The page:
How does one reconcile the teaching of James 1:13-14 that God is not the source of temptation with the request in Matthew 6:13, “And do not lead us into temptation”?
As always, in dealing with alleged Bible descrepencies, context is king.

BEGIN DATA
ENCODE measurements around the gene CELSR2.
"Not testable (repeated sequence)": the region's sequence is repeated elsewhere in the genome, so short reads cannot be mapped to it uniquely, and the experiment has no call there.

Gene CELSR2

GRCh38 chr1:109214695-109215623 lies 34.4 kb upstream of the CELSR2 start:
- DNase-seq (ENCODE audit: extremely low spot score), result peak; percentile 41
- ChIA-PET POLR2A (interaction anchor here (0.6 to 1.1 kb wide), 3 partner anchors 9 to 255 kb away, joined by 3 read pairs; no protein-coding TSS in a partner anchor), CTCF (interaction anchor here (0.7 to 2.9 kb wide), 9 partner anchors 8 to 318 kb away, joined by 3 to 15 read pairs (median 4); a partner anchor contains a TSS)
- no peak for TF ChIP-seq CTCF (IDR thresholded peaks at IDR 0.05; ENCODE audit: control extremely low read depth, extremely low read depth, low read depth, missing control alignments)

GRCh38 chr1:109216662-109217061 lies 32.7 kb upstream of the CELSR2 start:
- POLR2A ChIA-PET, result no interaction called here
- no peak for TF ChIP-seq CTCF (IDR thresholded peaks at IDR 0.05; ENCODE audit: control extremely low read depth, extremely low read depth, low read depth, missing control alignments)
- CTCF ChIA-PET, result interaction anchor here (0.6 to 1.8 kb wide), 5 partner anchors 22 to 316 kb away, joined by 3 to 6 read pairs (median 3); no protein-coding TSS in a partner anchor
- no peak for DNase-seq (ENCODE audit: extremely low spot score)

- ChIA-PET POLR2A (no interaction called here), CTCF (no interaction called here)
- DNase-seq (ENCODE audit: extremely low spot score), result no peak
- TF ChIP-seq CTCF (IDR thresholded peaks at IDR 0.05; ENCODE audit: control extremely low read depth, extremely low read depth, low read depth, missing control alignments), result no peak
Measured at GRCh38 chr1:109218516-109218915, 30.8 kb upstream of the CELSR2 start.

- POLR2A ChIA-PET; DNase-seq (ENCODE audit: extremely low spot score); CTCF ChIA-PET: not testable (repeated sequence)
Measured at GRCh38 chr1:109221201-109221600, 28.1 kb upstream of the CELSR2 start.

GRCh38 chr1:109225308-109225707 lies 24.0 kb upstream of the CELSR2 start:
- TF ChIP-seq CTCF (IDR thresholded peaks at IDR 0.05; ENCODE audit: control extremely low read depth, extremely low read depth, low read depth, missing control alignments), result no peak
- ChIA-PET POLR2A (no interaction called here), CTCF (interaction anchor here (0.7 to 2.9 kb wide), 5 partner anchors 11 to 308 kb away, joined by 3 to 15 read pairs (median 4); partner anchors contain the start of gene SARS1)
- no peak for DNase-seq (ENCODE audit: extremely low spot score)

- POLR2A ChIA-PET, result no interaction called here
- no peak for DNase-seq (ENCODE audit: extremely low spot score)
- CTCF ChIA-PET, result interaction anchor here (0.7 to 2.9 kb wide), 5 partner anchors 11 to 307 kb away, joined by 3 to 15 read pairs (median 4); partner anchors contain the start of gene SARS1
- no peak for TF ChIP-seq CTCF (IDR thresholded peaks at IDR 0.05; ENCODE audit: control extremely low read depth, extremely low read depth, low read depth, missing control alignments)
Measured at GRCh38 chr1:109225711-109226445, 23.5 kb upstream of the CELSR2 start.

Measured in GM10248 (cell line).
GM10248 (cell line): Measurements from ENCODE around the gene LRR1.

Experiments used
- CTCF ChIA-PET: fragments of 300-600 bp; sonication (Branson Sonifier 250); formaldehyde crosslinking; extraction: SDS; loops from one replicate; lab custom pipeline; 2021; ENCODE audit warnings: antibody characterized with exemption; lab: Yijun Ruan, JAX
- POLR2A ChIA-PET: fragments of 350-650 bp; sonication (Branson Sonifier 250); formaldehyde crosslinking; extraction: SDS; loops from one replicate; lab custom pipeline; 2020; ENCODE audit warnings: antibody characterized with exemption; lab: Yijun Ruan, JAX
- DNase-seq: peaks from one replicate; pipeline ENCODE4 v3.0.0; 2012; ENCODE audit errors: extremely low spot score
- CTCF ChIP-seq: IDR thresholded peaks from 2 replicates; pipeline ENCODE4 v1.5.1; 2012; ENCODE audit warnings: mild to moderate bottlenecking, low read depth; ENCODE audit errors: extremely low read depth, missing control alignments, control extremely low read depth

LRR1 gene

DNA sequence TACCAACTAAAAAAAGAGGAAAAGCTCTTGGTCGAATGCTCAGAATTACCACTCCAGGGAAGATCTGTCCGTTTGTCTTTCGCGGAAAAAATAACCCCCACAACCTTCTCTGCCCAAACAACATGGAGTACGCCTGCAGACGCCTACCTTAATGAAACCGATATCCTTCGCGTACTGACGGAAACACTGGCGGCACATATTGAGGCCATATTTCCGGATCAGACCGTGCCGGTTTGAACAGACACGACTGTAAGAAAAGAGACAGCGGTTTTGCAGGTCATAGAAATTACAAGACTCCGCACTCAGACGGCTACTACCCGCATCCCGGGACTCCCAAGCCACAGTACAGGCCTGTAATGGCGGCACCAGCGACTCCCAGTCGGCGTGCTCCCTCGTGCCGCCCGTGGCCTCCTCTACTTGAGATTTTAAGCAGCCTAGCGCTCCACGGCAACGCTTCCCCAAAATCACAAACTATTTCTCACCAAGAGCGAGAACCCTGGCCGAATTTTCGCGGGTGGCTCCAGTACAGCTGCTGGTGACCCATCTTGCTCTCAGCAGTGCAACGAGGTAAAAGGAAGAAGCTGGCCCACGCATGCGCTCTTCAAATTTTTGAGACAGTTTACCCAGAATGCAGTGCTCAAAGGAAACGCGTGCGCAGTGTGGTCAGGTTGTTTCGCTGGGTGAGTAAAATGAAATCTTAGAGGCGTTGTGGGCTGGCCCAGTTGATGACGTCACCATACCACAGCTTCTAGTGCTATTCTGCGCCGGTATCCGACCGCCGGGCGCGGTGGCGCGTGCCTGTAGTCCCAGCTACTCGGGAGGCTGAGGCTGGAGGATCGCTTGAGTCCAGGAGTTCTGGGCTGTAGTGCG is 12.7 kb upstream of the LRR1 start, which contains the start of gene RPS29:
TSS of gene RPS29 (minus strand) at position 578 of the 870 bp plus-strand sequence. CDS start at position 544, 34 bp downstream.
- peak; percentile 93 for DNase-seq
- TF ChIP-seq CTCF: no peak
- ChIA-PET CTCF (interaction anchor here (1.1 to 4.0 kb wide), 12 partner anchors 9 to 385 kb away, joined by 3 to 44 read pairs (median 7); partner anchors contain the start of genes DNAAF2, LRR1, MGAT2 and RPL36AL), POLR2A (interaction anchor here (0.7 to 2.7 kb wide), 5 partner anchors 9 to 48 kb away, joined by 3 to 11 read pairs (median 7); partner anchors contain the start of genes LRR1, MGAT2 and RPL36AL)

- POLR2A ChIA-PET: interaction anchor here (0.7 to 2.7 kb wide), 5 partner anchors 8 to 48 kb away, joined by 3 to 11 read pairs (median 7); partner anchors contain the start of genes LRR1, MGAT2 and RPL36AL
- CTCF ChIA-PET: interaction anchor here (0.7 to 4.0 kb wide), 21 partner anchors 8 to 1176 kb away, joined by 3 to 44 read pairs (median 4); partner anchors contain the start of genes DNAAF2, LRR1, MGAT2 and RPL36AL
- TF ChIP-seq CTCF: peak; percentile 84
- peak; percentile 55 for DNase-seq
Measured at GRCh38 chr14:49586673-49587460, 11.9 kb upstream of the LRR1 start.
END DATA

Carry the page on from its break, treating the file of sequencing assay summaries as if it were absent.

James 1:13-14 teaches that “Let no one who is tempted say, “I am tempted from God”, which means that God cannot tempt individuals. Here “tempt” is understood as testing someone with the intention to see them fail morally and spiritually. The basis for why God cannot tempt sinners is because of God’s character, being one who is not evil. However, that does not mean the phenomenon of temptation does not exists, because verse 14 identifies the true source of temptation comes from within one’s own sinful desires. While God is never the source of temptation, temptation from the source of our wicked desires does exists. Looking at Matthew 6:13, one must first note that it does not contradict James 1:13 (in order to contradict it, it has to state the opposite of James 1:13, i.e., “God tempts me”). Rather, one sees Matthew 6:13 as a prayer to God for help to ensure that one is not led into a test that we would fail. The rest of Matthew 16:13 helps us further in reconciling the two portion of Scripture, because what this didactic prayer of Jesus means is understood in the following words of Jesus asking God “to rescue us from the evil one.” While the evil one tempts us (he desire to see us fail), God wants us to face the test and come out faithful and obedient to him. The prayer in Matthew 6:13 is not praying that God Himself won’t tempt us, as if it’s a possibility, but it is a prayer concerning protection from another agent of temptation, “the evil one”.